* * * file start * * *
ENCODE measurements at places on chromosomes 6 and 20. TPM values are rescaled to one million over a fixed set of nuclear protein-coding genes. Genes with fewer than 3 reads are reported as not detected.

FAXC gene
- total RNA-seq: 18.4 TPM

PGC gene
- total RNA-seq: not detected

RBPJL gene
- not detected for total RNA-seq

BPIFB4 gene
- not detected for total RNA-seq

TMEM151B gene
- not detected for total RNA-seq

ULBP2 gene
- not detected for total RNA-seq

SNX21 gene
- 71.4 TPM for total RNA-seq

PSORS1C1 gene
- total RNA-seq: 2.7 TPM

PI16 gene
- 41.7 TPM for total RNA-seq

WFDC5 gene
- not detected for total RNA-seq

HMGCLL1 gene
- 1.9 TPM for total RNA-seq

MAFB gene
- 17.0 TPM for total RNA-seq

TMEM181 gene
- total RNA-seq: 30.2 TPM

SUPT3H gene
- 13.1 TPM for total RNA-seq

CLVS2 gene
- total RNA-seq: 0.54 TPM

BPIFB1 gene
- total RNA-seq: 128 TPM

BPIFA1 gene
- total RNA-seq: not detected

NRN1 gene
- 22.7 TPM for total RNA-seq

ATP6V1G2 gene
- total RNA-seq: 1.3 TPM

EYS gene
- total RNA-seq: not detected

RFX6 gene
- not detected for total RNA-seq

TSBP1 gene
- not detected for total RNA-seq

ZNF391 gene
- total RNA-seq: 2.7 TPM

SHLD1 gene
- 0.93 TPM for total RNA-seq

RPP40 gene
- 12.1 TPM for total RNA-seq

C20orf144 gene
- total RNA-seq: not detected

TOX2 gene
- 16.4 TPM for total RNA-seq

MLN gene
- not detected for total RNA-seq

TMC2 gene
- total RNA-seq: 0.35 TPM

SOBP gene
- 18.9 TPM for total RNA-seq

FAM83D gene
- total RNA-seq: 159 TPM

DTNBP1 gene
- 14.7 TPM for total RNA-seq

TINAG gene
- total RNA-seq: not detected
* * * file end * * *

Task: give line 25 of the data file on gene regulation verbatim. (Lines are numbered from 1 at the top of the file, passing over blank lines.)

- 17.0 TPM for total RNA-seq